2. "maintop.html" is the file that defines the white on black letters in the top 60 pixel lines of the viewable screen. This is how it looks like:
    <!doctype html>
    <html lang="en">
    
     <head>
      <meta charset	= 'utf-8'>
      <meta name = 'author'	content = 'Jan Verhoeven'>
      <meta name = 'generator' content = 'Jan, Jed and some common sense'>
      <title>TOP main</title>
      <style type="text/css">
      body {
        color		: white;
        background-color	: black;
        padding 		: 0px;
        margin		: 0px;
        font-weight		: bold;
        font-size		: 150%;
        font-family		: monospace;
           }
      </style>
     </head>
     
     <body>
      <table cellspacing="3" cellpadding="3" width="100%" height="45">
       <tr>
        <td align="center">
         Welcome to   F R U T T E N B O E L   mainpage.
        </td>
        <td width="16%">
         <span class="center">
          <a href="http://www.slackware.com" target="_blank">
           <img src="etc/SWyellow.jpg">
          </a>
         </span>
        </td>
       </tr>
      </table>
     </body>
    
    </html>
         
    This is just plain HTML with some CSS and you probably will be familiar with it by now. You need to keep in mind that this frame is only 60 pixels high so don't make your letters too tall and don't use more than one or two lines of text. Some experiments will be required...
  3. "maincontent.html" is the file that constructs the navigator frame. This is a very important file. Withour it, you are a sitting duck and can only view the one frame that is filling the screen. Below is a part of the navigator frame:
    <!doctype html>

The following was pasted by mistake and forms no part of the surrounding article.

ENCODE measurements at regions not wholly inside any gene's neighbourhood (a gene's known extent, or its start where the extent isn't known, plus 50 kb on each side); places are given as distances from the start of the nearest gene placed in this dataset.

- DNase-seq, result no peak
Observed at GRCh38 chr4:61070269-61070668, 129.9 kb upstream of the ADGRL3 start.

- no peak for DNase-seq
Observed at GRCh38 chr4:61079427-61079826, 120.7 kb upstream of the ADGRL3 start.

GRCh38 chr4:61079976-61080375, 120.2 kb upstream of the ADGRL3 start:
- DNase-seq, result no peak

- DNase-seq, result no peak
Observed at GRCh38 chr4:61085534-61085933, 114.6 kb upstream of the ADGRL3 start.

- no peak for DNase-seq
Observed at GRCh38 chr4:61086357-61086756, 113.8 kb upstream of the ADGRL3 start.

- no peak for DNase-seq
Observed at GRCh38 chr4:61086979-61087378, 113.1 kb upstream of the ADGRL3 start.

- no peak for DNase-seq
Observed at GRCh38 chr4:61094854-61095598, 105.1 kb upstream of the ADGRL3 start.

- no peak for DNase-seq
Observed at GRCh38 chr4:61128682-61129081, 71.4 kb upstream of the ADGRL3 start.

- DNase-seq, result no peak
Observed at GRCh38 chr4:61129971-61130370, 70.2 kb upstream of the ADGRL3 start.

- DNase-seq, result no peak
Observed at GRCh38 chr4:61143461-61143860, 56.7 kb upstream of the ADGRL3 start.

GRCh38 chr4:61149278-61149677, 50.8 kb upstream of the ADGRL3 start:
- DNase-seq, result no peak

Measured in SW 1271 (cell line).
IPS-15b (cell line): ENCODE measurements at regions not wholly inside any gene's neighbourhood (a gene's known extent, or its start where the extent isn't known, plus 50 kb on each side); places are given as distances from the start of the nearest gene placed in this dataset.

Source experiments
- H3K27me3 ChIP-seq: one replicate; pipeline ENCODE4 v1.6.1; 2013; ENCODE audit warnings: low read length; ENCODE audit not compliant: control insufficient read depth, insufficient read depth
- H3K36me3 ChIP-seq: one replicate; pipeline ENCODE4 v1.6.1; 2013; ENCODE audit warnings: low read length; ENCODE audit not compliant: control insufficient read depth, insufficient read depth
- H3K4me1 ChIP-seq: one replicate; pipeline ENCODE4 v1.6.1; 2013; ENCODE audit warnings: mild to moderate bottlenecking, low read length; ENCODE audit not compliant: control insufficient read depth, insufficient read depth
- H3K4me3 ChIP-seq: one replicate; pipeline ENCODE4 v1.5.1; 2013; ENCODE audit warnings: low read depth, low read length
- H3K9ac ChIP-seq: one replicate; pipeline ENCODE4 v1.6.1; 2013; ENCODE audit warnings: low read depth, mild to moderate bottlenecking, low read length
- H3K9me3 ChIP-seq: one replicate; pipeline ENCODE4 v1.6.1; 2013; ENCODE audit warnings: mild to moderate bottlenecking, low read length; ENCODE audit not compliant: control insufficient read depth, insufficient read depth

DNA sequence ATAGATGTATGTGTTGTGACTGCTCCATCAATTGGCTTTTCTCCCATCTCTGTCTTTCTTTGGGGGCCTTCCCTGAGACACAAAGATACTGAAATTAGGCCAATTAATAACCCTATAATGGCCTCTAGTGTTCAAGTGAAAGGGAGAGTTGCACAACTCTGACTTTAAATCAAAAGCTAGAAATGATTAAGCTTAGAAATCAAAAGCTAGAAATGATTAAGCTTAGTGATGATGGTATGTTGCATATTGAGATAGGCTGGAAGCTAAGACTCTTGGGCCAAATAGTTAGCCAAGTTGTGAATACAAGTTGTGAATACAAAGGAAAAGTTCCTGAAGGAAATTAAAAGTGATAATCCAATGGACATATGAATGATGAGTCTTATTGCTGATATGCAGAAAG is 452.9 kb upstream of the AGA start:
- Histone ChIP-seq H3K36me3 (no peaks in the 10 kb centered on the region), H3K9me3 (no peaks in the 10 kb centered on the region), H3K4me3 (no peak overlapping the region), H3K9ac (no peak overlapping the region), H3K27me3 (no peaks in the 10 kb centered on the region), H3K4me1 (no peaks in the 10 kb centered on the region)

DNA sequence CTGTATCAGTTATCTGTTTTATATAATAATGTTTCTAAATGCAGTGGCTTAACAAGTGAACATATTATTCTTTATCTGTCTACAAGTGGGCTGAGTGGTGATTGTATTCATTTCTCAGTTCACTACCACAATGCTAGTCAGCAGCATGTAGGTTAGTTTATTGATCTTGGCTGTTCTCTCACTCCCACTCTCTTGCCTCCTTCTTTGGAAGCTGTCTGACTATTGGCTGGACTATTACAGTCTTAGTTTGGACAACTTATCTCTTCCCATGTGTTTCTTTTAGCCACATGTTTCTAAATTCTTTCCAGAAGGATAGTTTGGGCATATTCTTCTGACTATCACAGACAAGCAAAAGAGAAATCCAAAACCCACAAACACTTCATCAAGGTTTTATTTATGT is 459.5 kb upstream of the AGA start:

<html lang="en">
    
     <head>
      <meta charset = "utf-8">
      <meta name="Author" content="Jan Verhoeven">
      <title>Navigator MAIN</title>
      <link type="text/css" rel="stylesheet" href="frutt.css">
     </head>
    
     <body style = "font-family : monospace;">
     
      <p class="navihead">Navigator:</p>
      
      <p>
       # <a href="index.html"			target="_top">Main page</a>
       <br>
        o <a href="filosof.html"		target="main">Philosophy</a>
      </p>
      
      <p class="navihead"># Subjects:</p>
      
      <p>
        o <a href="EEE/index.html"		target="_top">Asus EEE</a>
       <br>
        o <a href="Murus/index.html"		target="_top">Murus</a>
       <br>
        o <a href="various/index.html"		target="_top">Various</a>
      <p>
    
      <p>
       # <a href="http://www.verhoeven272.nl"	target="_blank">Personal site</a>
      </p>
    
      <p class="center"><img src="dpinguin.gif"></p>
      
     </body>
    </html>
         
    I removed major sections from this file. If you need to study my navigator frame, just issue a
         'wget http://fruttenboel.verhoeven272.nl/maincontent.html'
         
    command from within a command shell. If you are a sponsor for Bill gates you just ran out of luck. :o)

    The way to read this file:

    By specifying the right name in the "target" field, you can direct the files to be placed in any frame.
  4. "framestomp.html" is the name of this particular file. It is loaded in the frame called "main". This file is just too big to publish it here. But you get the message.

The (dis)advantages of frames

Frames have some very strong advantages:

  1. Easy maintenance. All links are in one file. If you need to change a URL or links you only need to change one file
  2. Quick navigation on large sites due to the fact that all links are accessible at all times
  3. Uniform look

And also some rather annoying disadvantages:

  1. It is not always clear which frame has the focus (useful when browsing by cursor keys).
  2. Printing frame based content can be a problem unless you run Netscape.
  3. The viewscreen gets smaller (not a problem anymore since WideXGA came to the market)
  4. When you enter a framebased site from a search engine, chances are you get trapped on that single page since you cannot navigate anymore.